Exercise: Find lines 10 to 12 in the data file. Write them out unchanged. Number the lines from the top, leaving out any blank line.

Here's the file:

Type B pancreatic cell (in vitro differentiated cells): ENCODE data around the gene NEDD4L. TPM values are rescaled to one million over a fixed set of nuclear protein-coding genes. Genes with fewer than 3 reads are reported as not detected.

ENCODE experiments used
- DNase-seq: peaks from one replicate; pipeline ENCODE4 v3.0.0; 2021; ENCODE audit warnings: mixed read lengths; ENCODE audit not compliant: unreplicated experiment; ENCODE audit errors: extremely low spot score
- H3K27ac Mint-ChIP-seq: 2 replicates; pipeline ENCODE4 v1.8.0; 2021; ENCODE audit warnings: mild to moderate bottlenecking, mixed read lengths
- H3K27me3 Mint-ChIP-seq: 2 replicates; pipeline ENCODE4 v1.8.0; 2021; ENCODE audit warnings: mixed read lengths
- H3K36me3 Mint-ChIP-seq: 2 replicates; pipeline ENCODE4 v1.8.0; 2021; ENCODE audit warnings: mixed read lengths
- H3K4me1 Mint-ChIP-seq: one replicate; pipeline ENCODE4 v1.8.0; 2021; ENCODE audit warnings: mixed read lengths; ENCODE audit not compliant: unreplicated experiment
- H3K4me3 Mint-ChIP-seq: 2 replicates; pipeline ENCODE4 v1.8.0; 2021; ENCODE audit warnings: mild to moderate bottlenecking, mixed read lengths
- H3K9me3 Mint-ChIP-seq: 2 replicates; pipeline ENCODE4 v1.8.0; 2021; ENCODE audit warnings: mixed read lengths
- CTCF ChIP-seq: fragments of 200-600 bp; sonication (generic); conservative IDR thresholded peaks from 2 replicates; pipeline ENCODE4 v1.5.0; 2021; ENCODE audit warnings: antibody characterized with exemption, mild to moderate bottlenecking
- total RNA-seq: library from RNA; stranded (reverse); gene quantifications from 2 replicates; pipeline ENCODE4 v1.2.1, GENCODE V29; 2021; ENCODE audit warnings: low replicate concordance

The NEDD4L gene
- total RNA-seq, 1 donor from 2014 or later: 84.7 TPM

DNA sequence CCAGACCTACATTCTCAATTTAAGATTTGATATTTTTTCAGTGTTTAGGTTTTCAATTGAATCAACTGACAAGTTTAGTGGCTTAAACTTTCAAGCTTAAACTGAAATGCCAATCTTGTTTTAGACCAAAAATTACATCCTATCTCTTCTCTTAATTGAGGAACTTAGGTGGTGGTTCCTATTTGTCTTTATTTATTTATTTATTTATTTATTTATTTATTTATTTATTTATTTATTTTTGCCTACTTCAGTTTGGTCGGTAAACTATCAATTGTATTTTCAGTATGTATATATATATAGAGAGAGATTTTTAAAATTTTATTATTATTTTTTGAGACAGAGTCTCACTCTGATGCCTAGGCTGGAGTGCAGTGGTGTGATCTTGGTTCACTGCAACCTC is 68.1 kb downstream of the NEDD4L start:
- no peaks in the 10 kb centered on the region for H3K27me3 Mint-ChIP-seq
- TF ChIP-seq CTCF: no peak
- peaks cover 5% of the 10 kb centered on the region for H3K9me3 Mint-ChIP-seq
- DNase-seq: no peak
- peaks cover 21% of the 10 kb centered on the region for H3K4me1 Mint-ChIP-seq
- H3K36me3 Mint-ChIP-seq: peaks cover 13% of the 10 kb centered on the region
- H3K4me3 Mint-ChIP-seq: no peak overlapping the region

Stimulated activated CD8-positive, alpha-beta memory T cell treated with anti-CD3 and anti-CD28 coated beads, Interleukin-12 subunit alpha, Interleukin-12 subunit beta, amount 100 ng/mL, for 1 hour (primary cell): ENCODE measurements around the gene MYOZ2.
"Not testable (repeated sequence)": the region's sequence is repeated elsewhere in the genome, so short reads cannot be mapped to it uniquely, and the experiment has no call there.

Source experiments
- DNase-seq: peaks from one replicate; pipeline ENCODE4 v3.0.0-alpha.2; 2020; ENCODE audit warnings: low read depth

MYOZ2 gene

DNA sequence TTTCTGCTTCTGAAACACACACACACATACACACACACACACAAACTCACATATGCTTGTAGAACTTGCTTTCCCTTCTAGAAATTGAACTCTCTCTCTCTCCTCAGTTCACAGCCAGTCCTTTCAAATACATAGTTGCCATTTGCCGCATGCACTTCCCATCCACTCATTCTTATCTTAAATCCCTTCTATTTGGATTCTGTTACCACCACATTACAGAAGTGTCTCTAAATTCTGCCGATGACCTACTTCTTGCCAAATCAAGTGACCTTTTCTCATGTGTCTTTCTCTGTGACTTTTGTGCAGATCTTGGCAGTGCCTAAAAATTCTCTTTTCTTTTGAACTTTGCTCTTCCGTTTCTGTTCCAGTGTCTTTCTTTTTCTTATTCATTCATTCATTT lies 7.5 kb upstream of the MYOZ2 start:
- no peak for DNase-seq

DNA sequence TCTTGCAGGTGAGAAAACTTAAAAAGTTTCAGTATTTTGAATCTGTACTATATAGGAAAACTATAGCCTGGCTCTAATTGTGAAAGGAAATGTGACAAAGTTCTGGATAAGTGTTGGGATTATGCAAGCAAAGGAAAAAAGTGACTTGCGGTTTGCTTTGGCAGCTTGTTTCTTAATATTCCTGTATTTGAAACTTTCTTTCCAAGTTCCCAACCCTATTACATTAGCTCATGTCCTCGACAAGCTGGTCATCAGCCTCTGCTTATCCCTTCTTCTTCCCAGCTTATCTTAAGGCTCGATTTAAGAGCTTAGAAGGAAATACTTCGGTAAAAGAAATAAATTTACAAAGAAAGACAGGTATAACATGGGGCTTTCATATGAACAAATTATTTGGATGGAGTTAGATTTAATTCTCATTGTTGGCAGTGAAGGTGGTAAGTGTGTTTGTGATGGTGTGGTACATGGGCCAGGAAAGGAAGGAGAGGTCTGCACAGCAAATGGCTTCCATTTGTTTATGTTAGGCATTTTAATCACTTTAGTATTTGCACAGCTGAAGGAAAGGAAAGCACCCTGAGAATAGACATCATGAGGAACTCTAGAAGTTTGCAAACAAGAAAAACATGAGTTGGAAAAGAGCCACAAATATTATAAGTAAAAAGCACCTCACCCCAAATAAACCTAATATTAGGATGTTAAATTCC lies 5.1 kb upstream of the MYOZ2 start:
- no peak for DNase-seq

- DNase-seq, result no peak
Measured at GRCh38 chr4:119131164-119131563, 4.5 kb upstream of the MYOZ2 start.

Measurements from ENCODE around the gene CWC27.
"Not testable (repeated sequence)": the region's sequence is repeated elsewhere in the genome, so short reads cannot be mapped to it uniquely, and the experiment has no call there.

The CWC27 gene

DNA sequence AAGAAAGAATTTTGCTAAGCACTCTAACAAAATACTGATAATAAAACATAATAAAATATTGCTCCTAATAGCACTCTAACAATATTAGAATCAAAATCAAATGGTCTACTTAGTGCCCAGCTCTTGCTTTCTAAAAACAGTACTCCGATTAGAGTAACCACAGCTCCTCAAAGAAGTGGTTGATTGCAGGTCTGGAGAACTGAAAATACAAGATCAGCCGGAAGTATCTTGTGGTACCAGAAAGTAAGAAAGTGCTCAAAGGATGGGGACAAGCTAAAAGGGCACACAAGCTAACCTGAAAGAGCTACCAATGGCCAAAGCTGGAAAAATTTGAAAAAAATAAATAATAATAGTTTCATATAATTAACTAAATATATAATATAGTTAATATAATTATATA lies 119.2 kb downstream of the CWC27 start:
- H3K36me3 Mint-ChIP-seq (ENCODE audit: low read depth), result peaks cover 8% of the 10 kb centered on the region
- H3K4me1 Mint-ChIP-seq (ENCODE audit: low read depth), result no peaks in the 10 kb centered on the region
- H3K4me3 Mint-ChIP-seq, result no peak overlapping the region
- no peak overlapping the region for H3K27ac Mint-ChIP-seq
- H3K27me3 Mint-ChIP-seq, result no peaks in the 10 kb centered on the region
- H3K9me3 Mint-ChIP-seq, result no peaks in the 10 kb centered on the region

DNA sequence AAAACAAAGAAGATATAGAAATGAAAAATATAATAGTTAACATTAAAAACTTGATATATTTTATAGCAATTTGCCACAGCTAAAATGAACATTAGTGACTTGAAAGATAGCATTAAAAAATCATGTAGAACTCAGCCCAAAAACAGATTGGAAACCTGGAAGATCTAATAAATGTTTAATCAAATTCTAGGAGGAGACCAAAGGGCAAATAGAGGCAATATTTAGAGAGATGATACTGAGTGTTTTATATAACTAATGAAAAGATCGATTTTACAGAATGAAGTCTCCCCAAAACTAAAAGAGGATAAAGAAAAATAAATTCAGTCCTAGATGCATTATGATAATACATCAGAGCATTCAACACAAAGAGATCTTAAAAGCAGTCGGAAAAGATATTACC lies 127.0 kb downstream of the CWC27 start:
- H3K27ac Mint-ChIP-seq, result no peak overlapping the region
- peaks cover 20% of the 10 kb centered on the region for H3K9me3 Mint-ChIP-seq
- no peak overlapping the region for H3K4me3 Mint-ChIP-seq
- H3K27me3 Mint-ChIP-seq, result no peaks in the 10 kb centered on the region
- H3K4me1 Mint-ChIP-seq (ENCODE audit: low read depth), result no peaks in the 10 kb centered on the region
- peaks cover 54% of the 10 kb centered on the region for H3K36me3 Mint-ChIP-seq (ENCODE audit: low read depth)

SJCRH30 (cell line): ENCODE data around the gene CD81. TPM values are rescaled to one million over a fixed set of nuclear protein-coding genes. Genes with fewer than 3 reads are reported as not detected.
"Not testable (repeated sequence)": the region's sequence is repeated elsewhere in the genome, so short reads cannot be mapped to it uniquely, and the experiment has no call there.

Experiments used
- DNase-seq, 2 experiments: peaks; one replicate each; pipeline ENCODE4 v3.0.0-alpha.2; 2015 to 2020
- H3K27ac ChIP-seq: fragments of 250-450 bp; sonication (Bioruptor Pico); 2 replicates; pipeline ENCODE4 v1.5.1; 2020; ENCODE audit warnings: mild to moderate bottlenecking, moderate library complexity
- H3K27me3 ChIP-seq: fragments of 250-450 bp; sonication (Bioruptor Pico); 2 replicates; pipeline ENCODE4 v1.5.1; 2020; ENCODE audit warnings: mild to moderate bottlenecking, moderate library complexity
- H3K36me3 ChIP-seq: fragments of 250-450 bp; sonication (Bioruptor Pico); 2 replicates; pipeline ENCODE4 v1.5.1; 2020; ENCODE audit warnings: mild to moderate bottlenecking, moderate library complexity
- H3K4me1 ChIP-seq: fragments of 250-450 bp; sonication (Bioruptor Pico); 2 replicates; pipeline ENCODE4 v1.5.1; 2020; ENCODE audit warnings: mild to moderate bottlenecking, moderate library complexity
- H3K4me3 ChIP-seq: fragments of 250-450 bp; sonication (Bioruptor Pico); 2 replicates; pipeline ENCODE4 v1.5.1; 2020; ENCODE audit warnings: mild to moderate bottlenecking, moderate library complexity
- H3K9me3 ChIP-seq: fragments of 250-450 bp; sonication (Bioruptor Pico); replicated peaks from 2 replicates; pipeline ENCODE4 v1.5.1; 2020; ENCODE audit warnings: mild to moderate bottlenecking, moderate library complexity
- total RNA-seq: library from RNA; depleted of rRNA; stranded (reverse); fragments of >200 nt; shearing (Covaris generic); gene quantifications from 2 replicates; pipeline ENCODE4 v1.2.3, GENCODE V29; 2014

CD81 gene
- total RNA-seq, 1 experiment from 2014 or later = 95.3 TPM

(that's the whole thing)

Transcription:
- CTCF ChIP-seq: fragments of 200-600 bp; sonication (generic); conservative IDR thresholded peaks from 2 replicates; pipeline ENCODE4 v1.5.0; 2021; ENCODE audit warnings: antibody characterized with exemption, mild to moderate bottlenecking
- total RNA-seq: library from RNA; stranded (reverse); gene quantifications from 2 replicates; pipeline ENCODE4 v1.2.1, GENCODE V29; 2021; ENCODE audit warnings: low replicate concordance

The NEDD4L gene